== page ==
Image from Thar She Sews!


Image of One Hour Dress from Live Laugh Love


Ruffled skirt Image from Grits & Giggles

Posted by: Meagan | May 16, 2013

WIP: Ruffled Skirt

skirt 2

(picture from Creative Spaces blog)

I came across a skirt tutorial on Pinterest from Creative Spaces, pinned it and moved on until I was in serious need of a skirt and then I rushed back to my sewing board on Pinterest and breathed a sigh of relieve followed by great feelings of anxiety. I have never sewed a skirt before, I’ve never sewed a zipper on a single thing before – AHHHHHH! I then pulled myself together and e-mailed my wonderful friend Mercy, and asked her if she thought this was a skirt I could sew and she responded with a resounding yes and so I emotionally prepped myself and did the following.

1. Got the rest of my outfit together (this skirt is for a wedding)

2. Decided the color fabric I wanted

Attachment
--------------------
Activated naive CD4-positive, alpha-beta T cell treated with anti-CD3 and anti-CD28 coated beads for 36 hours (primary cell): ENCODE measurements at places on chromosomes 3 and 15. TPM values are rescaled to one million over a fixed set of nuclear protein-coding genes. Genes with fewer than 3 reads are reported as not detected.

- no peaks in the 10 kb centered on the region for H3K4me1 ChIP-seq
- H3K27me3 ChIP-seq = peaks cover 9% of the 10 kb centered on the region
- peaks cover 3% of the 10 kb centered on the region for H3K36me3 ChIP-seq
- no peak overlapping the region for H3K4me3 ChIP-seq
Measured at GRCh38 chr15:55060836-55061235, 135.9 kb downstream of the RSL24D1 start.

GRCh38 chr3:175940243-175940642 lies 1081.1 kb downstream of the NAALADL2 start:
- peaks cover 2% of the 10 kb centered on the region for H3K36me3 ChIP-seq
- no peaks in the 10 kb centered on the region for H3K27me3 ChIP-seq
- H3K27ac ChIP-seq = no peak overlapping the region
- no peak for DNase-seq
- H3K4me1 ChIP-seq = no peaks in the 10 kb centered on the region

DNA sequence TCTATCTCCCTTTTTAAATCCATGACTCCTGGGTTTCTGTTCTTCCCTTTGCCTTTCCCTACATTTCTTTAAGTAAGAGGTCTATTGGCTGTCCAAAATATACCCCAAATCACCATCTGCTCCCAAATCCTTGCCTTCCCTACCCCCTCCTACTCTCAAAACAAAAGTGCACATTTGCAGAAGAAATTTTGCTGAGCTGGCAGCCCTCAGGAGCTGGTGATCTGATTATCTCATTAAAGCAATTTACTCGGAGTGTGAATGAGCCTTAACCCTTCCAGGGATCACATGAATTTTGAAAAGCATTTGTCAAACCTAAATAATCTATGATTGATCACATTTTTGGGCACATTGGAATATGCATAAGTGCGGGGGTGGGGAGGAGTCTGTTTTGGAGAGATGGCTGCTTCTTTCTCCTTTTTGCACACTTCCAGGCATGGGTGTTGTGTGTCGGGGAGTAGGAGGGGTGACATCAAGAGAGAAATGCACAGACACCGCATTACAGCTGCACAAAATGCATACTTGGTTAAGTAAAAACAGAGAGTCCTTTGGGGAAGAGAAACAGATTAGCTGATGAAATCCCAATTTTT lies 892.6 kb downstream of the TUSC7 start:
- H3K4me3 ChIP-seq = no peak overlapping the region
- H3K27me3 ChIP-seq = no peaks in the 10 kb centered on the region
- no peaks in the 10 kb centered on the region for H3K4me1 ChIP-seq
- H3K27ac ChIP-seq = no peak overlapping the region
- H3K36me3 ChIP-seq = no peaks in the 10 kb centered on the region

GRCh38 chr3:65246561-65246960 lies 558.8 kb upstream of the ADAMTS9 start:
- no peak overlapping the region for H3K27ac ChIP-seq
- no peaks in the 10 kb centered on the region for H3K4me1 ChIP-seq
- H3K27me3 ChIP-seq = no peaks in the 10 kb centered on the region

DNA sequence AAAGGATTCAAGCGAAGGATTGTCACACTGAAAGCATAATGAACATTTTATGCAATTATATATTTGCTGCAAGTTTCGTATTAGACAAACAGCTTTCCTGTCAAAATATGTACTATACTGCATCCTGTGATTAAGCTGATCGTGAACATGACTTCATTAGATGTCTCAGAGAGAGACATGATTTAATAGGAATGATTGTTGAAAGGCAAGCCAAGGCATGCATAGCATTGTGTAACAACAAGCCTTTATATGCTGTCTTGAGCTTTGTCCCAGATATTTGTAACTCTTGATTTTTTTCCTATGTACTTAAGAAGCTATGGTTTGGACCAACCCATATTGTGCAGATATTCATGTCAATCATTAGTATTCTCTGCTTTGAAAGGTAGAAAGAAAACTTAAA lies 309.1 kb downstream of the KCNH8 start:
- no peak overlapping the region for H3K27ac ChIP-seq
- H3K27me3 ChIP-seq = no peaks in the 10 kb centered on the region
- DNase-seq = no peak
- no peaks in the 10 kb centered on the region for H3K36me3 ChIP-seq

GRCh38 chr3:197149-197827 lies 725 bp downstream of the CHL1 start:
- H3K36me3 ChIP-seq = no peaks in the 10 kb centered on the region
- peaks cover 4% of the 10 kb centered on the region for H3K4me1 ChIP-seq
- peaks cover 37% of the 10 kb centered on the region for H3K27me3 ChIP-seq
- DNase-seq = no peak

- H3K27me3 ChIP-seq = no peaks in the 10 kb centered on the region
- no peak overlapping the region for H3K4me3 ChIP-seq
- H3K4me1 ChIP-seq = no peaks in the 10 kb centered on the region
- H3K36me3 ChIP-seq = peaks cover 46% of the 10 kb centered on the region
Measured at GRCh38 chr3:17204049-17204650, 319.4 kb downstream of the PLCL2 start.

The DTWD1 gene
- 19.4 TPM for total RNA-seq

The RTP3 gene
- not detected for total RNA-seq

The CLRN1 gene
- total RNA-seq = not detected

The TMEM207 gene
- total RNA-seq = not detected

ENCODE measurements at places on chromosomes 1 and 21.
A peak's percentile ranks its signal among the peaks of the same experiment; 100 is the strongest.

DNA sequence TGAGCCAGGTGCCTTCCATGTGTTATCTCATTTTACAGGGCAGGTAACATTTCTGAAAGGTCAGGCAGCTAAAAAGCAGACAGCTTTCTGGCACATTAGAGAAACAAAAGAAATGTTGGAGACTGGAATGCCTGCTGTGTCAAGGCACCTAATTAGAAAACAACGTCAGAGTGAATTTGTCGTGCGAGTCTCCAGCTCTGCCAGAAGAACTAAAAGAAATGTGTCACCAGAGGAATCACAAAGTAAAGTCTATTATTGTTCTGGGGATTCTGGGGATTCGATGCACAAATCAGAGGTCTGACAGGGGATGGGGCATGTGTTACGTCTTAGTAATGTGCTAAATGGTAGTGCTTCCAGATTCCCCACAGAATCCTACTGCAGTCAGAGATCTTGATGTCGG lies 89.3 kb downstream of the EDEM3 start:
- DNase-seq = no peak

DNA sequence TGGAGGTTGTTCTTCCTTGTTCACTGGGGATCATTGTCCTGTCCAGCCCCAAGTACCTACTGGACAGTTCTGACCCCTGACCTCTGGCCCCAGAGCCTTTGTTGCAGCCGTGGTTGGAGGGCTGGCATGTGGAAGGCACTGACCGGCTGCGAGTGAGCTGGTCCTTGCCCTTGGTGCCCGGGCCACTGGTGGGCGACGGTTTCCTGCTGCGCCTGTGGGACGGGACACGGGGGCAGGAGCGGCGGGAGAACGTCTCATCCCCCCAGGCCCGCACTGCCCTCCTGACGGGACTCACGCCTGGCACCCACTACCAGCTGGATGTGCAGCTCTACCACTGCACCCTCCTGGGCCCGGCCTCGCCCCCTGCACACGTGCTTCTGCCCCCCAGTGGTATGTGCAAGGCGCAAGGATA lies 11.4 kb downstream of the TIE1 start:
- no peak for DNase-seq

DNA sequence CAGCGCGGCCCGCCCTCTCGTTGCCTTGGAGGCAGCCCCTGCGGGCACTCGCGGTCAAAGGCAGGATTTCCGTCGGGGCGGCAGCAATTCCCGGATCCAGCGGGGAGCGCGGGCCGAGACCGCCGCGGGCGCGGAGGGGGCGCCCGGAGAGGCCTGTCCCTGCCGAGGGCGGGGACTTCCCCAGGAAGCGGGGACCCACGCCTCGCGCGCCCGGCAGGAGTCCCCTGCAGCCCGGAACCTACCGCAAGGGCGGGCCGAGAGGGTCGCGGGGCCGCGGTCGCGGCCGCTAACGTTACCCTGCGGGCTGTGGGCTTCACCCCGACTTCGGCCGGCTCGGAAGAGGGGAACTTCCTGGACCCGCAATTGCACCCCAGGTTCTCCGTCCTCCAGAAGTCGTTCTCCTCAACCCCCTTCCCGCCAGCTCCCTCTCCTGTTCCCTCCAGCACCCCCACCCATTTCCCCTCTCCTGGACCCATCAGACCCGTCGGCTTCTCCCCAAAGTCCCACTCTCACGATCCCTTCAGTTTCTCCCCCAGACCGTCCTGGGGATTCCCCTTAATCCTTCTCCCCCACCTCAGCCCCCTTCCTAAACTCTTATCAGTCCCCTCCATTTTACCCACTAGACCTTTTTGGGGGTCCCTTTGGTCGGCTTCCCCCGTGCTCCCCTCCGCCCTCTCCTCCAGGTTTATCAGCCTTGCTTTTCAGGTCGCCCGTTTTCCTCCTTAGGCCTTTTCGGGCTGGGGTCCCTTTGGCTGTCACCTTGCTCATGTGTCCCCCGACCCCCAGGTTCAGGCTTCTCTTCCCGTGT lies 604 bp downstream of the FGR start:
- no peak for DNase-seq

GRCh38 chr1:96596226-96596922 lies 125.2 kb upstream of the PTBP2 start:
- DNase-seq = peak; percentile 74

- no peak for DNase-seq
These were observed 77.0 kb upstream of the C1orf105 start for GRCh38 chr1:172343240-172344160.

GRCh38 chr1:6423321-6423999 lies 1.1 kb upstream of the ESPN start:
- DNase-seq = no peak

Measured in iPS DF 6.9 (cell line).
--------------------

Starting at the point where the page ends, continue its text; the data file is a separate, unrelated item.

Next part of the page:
3. Double and triple checked the blog for measurements

4. Went to the fabric store where I found linen blended fabric 40% off! Woot! Woot!

I then washed it and began working. Everything was going along swimmingly, waist band, zipper even, until I tried it on and found it to be several inches too big in the waist. So I unpicked the seam and zipper, cut the extra inches off and then sewed the zipper on once again and redid the seam. I then measured and machine sewed the hem only to have it gather in a weird way and I then had to unpick the entire hem of the skirt while watching 3 episodes of PSYCH. I just re-pinned the hem once again. Whew!






Posted by: Meagan | April 3, 2013

Seat Belt Pillow Tutorial